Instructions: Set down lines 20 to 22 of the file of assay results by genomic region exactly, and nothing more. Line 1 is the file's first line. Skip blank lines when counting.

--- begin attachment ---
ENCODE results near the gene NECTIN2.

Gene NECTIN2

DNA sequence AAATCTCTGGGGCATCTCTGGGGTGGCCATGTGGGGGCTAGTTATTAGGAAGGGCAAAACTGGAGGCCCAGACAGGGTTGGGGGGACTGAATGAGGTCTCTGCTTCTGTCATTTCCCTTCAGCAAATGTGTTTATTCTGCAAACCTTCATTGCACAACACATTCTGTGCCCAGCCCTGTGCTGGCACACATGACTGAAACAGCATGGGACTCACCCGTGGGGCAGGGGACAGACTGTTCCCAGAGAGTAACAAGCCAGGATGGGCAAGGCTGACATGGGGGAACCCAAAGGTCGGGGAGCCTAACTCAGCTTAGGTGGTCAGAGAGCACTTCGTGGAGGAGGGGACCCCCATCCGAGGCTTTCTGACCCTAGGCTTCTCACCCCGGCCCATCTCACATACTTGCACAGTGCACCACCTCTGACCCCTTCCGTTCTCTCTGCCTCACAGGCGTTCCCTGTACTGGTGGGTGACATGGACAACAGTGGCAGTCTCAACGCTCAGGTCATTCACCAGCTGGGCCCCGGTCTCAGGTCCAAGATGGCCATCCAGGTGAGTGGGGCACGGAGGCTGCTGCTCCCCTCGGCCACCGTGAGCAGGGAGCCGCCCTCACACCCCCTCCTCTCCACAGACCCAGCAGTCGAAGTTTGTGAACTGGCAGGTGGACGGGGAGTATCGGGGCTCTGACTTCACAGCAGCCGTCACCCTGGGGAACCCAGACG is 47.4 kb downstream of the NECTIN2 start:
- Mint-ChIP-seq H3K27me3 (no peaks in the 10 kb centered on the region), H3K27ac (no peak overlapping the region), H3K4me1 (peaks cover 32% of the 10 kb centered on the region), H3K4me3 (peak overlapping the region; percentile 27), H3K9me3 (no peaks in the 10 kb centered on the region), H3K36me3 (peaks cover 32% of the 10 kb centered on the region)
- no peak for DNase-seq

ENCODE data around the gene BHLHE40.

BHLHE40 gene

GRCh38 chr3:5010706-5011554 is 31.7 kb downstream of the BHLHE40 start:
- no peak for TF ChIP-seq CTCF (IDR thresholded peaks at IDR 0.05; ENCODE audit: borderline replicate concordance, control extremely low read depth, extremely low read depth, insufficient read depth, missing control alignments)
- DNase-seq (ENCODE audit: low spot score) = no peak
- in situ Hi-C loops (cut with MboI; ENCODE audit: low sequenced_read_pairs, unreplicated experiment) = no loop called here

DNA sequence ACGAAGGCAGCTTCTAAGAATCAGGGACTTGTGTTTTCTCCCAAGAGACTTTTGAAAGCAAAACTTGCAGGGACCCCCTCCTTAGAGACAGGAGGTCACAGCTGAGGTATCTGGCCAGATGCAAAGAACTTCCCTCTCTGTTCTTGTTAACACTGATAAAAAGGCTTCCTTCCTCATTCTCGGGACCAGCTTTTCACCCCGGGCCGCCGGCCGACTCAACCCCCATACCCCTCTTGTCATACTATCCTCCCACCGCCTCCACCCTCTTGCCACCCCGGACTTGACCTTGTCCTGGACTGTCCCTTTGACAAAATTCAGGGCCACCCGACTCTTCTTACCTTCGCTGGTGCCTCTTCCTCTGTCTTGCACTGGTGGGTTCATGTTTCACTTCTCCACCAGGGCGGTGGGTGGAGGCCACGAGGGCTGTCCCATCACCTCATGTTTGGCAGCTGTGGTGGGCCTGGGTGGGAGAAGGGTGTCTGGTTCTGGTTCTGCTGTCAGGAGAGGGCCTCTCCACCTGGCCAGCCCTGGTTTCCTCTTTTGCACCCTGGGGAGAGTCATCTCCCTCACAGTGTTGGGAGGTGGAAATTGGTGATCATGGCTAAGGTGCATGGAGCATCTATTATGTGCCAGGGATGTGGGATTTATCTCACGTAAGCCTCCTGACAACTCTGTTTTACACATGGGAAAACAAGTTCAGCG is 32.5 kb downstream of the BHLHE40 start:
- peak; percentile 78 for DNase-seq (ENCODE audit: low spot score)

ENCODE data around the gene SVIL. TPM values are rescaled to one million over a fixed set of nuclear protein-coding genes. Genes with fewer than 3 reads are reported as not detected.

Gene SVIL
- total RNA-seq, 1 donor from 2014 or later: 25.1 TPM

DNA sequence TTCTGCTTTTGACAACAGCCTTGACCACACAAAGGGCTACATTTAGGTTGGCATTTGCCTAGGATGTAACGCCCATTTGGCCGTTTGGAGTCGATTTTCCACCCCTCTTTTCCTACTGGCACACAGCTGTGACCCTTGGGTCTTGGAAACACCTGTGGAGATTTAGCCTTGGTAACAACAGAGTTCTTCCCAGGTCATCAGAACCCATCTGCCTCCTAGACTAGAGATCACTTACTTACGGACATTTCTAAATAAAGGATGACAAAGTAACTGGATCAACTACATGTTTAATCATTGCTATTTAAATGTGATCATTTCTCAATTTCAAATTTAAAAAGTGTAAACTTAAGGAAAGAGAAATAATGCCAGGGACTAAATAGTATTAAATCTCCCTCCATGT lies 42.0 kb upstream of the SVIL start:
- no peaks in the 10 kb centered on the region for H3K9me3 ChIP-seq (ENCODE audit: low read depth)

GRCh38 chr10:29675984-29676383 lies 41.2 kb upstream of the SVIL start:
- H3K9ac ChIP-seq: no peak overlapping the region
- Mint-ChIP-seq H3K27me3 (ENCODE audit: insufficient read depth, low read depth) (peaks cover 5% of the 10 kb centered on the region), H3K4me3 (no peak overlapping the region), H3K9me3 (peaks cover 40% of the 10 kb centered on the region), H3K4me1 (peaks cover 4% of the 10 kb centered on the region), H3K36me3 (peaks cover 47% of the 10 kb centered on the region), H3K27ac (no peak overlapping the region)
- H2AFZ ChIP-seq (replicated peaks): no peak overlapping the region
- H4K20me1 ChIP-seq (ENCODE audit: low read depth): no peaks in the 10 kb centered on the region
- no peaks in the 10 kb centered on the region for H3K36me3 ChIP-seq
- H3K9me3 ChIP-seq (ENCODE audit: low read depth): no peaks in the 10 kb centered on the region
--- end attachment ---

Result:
- H3K9ac ChIP-seq: no peak overlapping the region
- Mint-ChIP-seq H3K27me3 (ENCODE audit: insufficient read depth, low read depth) (peaks cover 5% of the 10 kb centered on the region), H3K4me3 (no peak overlapping the region), H3K9me3 (peaks cover 40% of the 10 kb centered on the region), H3K4me1 (peaks cover 4% of the 10 kb centered on the region), H3K36me3 (peaks cover 47% of the 10 kb centered on the region), H3K27ac (no peak overlapping the region)
- H2AFZ ChIP-seq (replicated peaks): no peak overlapping the region